CYOO #34: Tolerating boredom
If you're reading this please make plans to vote!
|Carolyn Yoo||Oct 28, 2020||1|
E and I spent the past week in Hudson, arriving to peak foliage and warm weather. By the time we left, tons of leaves had fallen from the trees and the temperatures were in the 40s. The below photos were taken from the deck of our Airbnb on our first and last day—how quickly the leaves change! What a beautiful indicator of the passage of time.
Having only brought one book and my work computer for entertainment, I quickly ran out of activities to distract myself with during the days we worked from the house. My attention prefers to flit from one task to another—I’ll start watching a video, then remember to defrost something for dinner later, then I’ll look out the window and wonder if I should go for a walk before it gets dark.
Even during the before times when there was an infinite amount of activities to do, both inside and outside the home, I was easily bored. The all-encompassing feeling took over and I would lie on the couch, unwilling to do anything except the lowest level of activity—scrolling on my phone. Being in a different environment didn’t lower the frequency or intensity of boredom, though the fresh air and beautiful landscape certainly helped me be more present.
Often we find ourselves most bored when we’re alone. Loneliness and boredom and isolation swirl in tandem, a heady mix of modern afflictions. Yet I greatly enjoy and relish in the comfort and freedom of being alone. How can I claim to love solitude while also frantically trying to evade boredom, its companion?
Learning to tolerate and accept boredom is a lifelong challenge. I don’t think I will ever be able to enjoy boredom, but I can remember that through boredom I can uncover a previously avoided thought or feeling, generate new ideas, and discover new curiosities. Often the deeper I allow myself to fall into boredom, the more refreshed I feel on the other side.
Further reads on boredom:
“What Does Boredom Do to Us—and for Us?”, The New Yorker
“How to wait well”, Psyche
“Boredom is not a problem to be solved. It’s the last privilege of a free mind”, The Guardian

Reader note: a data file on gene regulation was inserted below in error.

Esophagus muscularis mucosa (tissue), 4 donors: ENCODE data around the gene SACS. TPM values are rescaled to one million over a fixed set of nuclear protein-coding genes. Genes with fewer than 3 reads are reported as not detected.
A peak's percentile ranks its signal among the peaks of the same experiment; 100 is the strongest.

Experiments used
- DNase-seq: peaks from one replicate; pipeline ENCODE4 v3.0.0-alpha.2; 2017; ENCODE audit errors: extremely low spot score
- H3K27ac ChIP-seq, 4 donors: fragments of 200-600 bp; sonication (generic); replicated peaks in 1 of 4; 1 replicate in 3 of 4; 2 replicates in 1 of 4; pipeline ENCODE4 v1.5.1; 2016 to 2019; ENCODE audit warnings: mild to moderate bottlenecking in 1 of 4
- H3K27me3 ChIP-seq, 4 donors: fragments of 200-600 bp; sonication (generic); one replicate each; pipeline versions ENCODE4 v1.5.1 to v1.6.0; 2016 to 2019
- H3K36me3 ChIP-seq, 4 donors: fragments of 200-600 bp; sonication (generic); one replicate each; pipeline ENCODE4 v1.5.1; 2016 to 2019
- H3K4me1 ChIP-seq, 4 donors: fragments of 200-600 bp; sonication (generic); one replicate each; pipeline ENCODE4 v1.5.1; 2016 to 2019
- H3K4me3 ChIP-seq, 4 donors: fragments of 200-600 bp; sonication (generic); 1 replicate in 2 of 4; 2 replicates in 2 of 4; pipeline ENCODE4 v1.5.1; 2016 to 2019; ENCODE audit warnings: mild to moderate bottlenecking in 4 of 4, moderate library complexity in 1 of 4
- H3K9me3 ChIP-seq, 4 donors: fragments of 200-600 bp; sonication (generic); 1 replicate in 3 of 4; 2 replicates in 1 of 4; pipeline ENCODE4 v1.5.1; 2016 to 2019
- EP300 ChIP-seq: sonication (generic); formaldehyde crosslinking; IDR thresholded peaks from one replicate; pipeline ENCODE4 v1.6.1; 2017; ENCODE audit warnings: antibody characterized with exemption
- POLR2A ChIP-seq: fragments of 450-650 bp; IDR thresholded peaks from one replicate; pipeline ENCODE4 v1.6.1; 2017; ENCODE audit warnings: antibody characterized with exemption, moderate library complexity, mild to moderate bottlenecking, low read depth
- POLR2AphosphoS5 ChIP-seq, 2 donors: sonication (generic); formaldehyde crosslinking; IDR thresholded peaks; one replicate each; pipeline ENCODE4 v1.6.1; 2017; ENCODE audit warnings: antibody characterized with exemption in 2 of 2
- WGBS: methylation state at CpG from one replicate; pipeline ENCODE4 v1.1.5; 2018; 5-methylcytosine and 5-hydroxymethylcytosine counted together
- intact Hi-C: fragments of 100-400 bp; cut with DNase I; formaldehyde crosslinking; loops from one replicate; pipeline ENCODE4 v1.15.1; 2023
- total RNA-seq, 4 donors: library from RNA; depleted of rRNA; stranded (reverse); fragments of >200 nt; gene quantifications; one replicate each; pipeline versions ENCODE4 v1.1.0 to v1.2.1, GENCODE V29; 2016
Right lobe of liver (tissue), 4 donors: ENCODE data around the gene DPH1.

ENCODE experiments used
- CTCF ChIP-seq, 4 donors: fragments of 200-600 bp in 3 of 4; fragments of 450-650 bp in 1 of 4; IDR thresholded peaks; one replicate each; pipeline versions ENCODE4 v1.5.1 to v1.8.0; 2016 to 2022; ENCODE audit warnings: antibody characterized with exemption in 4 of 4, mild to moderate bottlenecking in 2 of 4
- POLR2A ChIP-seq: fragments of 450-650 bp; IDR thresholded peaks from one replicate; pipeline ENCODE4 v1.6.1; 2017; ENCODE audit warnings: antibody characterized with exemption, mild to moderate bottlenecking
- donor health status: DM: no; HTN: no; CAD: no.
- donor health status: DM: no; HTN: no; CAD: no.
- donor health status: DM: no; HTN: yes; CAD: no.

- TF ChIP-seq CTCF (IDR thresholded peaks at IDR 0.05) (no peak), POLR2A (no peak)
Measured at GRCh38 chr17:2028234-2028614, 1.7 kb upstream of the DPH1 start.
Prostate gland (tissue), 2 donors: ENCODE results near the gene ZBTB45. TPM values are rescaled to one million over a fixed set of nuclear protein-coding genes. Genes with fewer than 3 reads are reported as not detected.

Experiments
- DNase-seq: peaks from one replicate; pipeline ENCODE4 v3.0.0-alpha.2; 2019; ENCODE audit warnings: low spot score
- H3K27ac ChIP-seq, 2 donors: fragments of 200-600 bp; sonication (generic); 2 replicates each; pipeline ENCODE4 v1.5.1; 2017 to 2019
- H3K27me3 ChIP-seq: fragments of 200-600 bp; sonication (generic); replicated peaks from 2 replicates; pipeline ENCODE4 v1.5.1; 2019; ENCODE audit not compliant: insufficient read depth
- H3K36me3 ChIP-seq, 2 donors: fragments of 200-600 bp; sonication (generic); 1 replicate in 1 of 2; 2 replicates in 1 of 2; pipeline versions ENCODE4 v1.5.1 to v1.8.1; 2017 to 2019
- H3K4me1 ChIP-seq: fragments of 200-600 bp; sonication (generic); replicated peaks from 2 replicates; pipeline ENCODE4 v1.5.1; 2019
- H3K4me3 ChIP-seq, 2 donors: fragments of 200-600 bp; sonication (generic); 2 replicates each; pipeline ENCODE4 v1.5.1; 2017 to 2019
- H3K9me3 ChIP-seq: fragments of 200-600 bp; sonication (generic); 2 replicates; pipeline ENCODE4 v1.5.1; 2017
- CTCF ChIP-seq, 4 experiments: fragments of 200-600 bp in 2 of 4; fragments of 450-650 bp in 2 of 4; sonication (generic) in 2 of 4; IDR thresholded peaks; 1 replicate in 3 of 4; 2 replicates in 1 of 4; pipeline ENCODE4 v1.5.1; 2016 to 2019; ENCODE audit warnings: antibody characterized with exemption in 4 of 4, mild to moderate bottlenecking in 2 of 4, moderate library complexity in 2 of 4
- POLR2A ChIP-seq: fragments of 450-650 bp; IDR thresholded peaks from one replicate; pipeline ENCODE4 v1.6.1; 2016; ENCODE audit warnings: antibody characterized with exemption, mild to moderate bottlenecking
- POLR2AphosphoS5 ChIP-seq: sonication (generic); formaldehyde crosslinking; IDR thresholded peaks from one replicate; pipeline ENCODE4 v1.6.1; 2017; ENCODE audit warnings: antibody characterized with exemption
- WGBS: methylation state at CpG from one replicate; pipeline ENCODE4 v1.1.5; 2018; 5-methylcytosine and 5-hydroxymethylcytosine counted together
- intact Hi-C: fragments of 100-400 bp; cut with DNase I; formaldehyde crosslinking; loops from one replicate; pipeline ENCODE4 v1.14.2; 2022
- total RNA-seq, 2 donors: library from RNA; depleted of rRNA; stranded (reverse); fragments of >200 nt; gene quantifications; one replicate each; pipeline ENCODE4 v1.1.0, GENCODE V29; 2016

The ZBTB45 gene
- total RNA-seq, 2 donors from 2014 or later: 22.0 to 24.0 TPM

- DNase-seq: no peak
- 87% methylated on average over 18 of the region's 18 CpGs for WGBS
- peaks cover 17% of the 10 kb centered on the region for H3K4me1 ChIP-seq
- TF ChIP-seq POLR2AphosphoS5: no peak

I’ve been consuming…
Mother, directed by Bong Joon Ho 🎥. A year ago I learned about some of Bong Joon Ho’s other films after watching Parasite. Last week I got around to watching Mother, his 2009 film with renowned actress Kim Hye Ja and ever elusive (and very handsome) actor Won Bin. The film is full of twists and turns, as expected from Bong, but I was touched most by Kim Hye Ja’s deep love for her son and the depths a mother will go through to protect their children.
A Place for Us by Fatima Farheen Mirza 📚. I’ve been savoring this 2018 novel about an Indian-American Muslim family in California. This family saga describes the complexities of sibling relationships so beautifully (the covering up of lies and the subsequent betrayal!) and weaves in large questions around faith and belonging. Highly recommend for lovers of Pachinko, The Vanishing Half, or Saints for All Occasions.
So Expensive, a Business Insider series ▶️. I love this video series that deep dives into the craft and process behind quality items and explains why they are so expensive (I’ll give you a hint: it’s not because of high wages). From whale poop to Persian rugs to Hermes bags, there’s a wide range of items covered—perfect for a Youtube binge. My latest fascination is with Kolinsky sable watercolor brushes (made from Siberian weasel hair), which can cost over $300. There are only nine women making these brushes, each with over 27(!!) years of experience.
I’ve been making…
Pressed leaves 🍁. During our stay upstate, I collected and pressed some newly fallen leaves, an activity I haven’t done since I was a child. I’m not sure where they’ll go (maybe I’ll frame them?) but for now, they live on my windowsill to remind me of the season.
Apartment updates 🏠. In the last newsletter I shared that E and I were repainting the base of our dining table. We finished and are pretty pleased with the result! I sent these before and after photos to my parents and it took several guesses for them to spot the difference. All in all it’s a minor visual change but one that I notice and appreciate every day when I sit down to eat.
Soybean paste cabbage soup 🍲. I grew up eating Korean soups for nearly every meal, always accompanied with a bowl of rice and a spread of banchan. These days I forgo the banchan spread for a pack of gim (roasted seaweed) and double the soup portion. This baechu dwenjang soup is so simple to make and hits the spot! The lingering smell of soybean paste is not for everyone (E can’t stand it) but I find it earthy and comforting.
What’s been occupying your mind? Have you voted yet? (and how were the lines? My poll site was an hour wait) What fall produce are you really into? Do you have any hope for the Supreme Court’s future? Let me know—I’d love to hear from you 🍊